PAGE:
Vampires Never Get Old edited by Zoraida Córdova and Natalie C. Parker
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I was sent a copy of this novel by the publishers to review, however this has no bearing on my rating or review.
In this delicious new collection, you’ll find stories about lurking vampires of social media, rebellious vampires hungry for more than just blood, eager vampires coming out―and going out for their first kill―and other bold, breathtaking, dangerous, dreamy, eerie, iconic, powerful creatures of the night.
Welcome to the evolution of the vampire―and a revolution on the page.
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Vampires Never Get Old is a fun and fresh anthology of unique vampire stories written by a host of talented YA authors. As with any anthology, there were some stories I preferred over others but there were also new authors I discovered and loved. After each short story, Zoraida Córdova and Natalie C. Parker discussed the main themes and events of the tale which I thought was brilliant, I loved hearing their thoughts on each one.
The anthology started well with a strong opening story, Seven Nights for Dying by Tessa Gratton, which explored the transition from human to vampire and how within the story the human must feed on vampire blood for seven nights to complete the transition, allowing the human to potentially change their mind. The second story, The Boys From Blood River, was equally as amazing and also discussed how humans could transition to a vampire, however Rebecca Roanhorse’s story depended on a violent sacrifice and your ability to attract vampires with an old jukebox song!
Julie Murphy’s story, Senior Year Sucks, was one of my absolute favourites, it’s an explosive enemies to lovers story between a fat and fierce slayer girl who meets her match in a vampire girl. The Boy and the Bell by Heidi Heilig didn’t make much of an impression on me, unfortunately, the story was enjoyable but not memorable. Another favourite in this anthology was A Guidebook for the Newly Sired Desi Vampire by Samira Ahmed, I loved how the author took the comparison of the infection of vampirism and colonialization and created a brilliantly humorous guide for new vampires!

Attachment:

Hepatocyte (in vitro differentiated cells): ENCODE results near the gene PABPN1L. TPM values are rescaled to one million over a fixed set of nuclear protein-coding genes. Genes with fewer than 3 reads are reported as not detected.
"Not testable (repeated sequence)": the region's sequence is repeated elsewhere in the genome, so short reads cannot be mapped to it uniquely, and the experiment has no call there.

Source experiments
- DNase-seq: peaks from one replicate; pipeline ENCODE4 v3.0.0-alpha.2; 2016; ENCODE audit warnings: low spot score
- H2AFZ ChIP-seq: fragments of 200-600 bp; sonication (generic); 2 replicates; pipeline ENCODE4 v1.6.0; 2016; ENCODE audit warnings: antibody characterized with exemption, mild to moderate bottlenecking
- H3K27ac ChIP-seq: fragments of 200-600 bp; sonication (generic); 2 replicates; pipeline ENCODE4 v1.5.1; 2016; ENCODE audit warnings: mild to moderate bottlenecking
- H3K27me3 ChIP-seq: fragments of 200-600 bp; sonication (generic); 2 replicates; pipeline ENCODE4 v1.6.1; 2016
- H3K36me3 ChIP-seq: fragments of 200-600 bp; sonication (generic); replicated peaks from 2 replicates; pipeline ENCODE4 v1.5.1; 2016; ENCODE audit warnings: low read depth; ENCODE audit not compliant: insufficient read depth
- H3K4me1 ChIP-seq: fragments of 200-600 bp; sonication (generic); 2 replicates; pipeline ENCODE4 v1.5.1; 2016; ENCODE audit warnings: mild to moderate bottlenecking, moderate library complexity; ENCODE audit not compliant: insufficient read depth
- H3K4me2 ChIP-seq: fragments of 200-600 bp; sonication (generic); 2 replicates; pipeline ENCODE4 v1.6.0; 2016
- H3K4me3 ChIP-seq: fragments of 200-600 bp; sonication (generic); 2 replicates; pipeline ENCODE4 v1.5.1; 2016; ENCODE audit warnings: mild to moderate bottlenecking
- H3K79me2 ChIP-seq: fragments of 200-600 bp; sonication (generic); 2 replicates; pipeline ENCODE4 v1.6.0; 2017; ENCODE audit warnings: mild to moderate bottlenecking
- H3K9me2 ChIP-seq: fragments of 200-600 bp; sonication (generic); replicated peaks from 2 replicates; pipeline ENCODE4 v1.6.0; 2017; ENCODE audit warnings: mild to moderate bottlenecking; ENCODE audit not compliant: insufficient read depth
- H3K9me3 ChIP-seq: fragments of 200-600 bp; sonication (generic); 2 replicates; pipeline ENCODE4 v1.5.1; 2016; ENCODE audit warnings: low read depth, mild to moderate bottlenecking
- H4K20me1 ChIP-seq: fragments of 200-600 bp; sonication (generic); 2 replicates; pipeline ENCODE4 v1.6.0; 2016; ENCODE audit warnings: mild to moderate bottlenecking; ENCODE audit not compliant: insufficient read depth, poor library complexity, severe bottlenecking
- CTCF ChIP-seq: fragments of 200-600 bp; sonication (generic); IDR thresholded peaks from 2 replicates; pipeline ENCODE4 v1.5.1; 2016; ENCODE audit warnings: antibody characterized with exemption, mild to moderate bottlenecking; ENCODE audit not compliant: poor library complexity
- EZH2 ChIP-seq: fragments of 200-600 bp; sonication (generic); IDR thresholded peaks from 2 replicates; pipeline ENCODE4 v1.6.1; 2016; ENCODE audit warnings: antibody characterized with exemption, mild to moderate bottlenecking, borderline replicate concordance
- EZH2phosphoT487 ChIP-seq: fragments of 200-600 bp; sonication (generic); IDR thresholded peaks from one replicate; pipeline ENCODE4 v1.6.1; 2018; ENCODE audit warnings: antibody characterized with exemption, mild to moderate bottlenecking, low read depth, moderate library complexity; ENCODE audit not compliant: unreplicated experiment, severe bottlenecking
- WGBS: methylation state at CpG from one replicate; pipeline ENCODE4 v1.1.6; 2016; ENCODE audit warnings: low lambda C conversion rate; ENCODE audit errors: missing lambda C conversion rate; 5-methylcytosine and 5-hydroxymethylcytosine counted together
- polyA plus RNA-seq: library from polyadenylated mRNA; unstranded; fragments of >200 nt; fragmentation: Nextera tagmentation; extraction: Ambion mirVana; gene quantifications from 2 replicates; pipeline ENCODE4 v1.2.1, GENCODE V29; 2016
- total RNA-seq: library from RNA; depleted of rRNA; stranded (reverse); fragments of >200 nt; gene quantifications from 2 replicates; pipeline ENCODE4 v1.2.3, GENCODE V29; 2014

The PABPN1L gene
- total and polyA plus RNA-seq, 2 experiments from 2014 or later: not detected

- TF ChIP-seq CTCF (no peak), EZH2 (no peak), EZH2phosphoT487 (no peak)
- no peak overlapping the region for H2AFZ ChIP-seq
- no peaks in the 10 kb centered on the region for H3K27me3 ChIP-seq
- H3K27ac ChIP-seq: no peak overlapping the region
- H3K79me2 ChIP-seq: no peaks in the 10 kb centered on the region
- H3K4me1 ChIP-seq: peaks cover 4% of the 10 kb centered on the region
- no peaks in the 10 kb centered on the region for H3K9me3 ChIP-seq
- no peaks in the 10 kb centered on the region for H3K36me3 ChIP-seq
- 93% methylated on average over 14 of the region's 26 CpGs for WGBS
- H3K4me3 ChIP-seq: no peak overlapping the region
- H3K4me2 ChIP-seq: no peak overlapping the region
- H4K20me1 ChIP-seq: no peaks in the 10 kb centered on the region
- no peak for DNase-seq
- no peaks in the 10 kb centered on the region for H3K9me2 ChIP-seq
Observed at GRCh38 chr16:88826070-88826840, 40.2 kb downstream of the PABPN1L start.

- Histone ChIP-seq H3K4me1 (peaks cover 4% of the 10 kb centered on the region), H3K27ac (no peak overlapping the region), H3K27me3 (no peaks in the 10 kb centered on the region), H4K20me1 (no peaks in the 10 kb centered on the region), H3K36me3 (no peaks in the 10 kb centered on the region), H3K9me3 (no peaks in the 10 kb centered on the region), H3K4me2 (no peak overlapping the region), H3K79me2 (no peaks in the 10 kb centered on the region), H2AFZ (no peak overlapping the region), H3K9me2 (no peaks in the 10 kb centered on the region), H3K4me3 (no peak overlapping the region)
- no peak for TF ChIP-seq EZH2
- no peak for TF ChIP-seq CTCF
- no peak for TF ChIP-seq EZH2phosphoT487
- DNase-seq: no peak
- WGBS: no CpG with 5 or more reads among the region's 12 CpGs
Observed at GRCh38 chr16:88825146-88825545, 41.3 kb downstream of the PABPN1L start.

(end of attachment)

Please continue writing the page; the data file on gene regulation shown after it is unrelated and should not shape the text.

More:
In Kind by Kayla Whaley left me speechless, it’s an incredible story that puts it’s middle finger up to ableism and magical cures within fantasy stories, it’s a tale that makes a stand for disabled people and those who have chronic illnesses, it broke my heart. An online friendship is at the heart of Zoraida Córdova and Natalie C. Parker’s story, which also discusses the ability to influence others as vampire or human, I loved the friendship element of the story but otherwise it wasn’t particularly striking. Bestiary by Laura Ruby was another story that didn’t stand out for me.
Mark Oshiro’s story, Mirrors, Windows & Selfies, was cleverly written as online diary posts with occasional commentary by it’s readers as the main character tried to discover more about their existence, the story built up constant momentum to reach a satisfying peak. I love the premise of The House of Black Sapphires by Dhonielle Clayton, with a coffin reimagined as a magical apothecary but the story wasn’t executed well enough for me to fully enjoy it. First Kill by V. E. Schwab was a disappointing end to the anthology as the story wasn’t as striking as many of the others.
A mix of excellent and disappointing stories, but I thoroughly enjoyed every new imaginative take on vampirism and I look forward to rereading this anthology in the future.
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